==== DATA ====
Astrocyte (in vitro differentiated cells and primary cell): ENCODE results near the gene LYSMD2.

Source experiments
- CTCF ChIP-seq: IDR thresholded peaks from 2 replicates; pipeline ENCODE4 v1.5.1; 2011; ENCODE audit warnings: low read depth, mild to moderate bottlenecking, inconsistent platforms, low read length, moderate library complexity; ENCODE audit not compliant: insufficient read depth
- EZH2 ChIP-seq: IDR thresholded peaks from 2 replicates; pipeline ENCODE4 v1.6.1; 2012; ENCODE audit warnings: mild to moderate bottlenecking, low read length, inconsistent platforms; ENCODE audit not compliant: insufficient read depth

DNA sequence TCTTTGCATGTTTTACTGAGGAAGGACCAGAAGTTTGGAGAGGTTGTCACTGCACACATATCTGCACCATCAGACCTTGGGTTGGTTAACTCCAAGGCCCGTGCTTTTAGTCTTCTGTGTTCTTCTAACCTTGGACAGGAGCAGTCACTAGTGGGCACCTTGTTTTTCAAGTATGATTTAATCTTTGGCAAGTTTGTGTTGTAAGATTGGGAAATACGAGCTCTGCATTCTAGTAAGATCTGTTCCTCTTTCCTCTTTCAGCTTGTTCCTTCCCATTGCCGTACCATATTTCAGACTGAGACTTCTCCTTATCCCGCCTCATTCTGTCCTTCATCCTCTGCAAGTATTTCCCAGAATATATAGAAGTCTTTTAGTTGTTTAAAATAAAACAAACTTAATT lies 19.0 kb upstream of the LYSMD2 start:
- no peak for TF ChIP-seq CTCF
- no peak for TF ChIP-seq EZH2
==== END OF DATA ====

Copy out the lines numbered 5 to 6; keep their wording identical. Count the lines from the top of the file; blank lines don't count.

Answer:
DNA sequence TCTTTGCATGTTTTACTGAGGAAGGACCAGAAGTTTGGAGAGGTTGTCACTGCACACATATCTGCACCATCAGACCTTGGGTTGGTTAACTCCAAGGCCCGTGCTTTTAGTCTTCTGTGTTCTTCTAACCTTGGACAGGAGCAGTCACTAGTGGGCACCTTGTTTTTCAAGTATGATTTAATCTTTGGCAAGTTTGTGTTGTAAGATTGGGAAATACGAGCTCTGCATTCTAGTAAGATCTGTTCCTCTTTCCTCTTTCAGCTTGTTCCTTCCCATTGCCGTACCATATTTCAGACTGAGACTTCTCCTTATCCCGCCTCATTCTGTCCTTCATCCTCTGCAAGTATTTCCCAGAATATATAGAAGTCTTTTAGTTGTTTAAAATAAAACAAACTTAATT lies 19.0 kb upstream of the LYSMD2 start:
- no peak for TF ChIP-seq CTCF